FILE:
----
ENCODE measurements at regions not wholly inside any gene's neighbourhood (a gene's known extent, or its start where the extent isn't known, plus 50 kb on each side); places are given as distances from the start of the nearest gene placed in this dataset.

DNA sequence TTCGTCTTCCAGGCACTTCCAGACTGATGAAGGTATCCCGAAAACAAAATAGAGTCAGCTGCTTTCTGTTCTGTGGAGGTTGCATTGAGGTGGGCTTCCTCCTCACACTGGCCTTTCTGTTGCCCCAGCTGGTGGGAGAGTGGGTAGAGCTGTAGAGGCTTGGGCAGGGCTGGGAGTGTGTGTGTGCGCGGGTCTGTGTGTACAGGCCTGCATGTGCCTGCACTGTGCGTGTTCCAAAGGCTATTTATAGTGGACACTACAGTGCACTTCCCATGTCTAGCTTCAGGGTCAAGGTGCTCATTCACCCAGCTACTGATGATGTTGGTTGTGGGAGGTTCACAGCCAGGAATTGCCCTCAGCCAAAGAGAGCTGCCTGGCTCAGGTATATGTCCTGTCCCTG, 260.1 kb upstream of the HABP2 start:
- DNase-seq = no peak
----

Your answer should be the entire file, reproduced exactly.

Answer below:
ENCODE measurements at regions not wholly inside any gene's neighbourhood (a gene's known extent, or its start where the extent isn't known, plus 50 kb on each side); places are given as distances from the start of the nearest gene placed in this dataset.

DNA sequence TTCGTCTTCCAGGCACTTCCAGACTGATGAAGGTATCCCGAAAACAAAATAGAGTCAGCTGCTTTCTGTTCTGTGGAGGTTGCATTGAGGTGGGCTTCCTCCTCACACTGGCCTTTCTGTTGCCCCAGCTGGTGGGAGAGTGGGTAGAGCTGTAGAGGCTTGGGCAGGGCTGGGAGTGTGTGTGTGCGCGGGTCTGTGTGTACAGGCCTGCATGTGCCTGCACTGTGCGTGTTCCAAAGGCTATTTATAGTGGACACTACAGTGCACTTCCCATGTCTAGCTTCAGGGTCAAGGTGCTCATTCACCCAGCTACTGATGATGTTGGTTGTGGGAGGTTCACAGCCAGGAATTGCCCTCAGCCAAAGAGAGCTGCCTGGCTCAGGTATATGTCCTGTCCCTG, 260.1 kb upstream of the HABP2 start:
- DNase-seq = no peak